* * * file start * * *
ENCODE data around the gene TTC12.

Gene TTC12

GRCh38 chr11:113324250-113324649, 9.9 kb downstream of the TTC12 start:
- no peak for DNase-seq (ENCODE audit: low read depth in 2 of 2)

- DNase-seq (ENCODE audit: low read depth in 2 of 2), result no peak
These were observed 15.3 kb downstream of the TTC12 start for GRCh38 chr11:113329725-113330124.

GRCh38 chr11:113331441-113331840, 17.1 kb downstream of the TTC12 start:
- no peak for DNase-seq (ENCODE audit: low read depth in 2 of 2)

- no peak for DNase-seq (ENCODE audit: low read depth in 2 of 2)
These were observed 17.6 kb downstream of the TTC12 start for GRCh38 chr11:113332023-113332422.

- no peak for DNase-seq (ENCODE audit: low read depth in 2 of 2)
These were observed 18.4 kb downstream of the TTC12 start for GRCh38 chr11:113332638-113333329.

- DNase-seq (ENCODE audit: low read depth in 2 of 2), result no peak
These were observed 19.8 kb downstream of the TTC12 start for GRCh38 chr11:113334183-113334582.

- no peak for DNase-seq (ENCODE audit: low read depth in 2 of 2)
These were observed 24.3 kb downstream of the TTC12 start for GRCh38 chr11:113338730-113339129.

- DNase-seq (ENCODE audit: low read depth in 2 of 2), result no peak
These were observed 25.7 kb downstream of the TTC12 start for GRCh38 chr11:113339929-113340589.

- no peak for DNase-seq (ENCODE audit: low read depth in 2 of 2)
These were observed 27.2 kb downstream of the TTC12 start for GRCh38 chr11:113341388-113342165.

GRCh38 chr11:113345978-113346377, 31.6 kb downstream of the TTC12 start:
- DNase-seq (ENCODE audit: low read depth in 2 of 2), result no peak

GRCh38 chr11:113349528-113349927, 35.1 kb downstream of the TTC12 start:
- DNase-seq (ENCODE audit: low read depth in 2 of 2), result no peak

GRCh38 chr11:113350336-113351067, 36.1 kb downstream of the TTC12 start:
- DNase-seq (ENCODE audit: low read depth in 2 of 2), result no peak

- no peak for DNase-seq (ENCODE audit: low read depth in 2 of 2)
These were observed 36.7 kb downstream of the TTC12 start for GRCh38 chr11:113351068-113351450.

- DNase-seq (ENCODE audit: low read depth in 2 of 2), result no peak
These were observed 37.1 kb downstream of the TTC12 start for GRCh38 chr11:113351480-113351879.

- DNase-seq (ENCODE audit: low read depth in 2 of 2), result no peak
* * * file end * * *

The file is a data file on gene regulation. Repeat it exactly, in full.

ENCODE data around the gene TTC12.

Gene TTC12

GRCh38 chr11:113324250-113324649, 9.9 kb downstream of the TTC12 start:
- no peak for DNase-seq (ENCODE audit: low read depth in 2 of 2)

- DNase-seq (ENCODE audit: low read depth in 2 of 2), result no peak
These were observed 15.3 kb downstream of the TTC12 start for GRCh38 chr11:113329725-113330124.

GRCh38 chr11:113331441-113331840, 17.1 kb downstream of the TTC12 start:
- no peak for DNase-seq (ENCODE audit: low read depth in 2 of 2)

- no peak for DNase-seq (ENCODE audit: low read depth in 2 of 2)
These were observed 17.6 kb downstream of the TTC12 start for GRCh38 chr11:113332023-113332422.

- no peak for DNase-seq (ENCODE audit: low read depth in 2 of 2)
These were observed 18.4 kb downstream of the TTC12 start for GRCh38 chr11:113332638-113333329.

- DNase-seq (ENCODE audit: low read depth in 2 of 2), result no peak
These were observed 19.8 kb downstream of the TTC12 start for GRCh38 chr11:113334183-113334582.

- no peak for DNase-seq (ENCODE audit: low read depth in 2 of 2)
These were observed 24.3 kb downstream of the TTC12 start for GRCh38 chr11:113338730-113339129.

- DNase-seq (ENCODE audit: low read depth in 2 of 2), result no peak
These were observed 25.7 kb downstream of the TTC12 start for GRCh38 chr11:113339929-113340589.

- no peak for DNase-seq (ENCODE audit: low read depth in 2 of 2)
These were observed 27.2 kb downstream of the TTC12 start for GRCh38 chr11:113341388-113342165.

GRCh38 chr11:113345978-113346377, 31.6 kb downstream of the TTC12 start:
- DNase-seq (ENCODE audit: low read depth in 2 of 2), result no peak

GRCh38 chr11:113349528-113349927, 35.1 kb downstream of the TTC12 start:
- DNase-seq (ENCODE audit: low read depth in 2 of 2), result no peak

GRCh38 chr11:113350336-113351067, 36.1 kb downstream of the TTC12 start:
- DNase-seq (ENCODE audit: low read depth in 2 of 2), result no peak

- no peak for DNase-seq (ENCODE audit: low read depth in 2 of 2)
These were observed 36.7 kb downstream of the TTC12 start for GRCh38 chr11:113351068-113351450.

- DNase-seq (ENCODE audit: low read depth in 2 of 2), result no peak
These were observed 37.1 kb downstream of the TTC12 start for GRCh38 chr11:113351480-113351879.

- DNase-seq (ENCODE audit: low read depth in 2 of 2), result no peak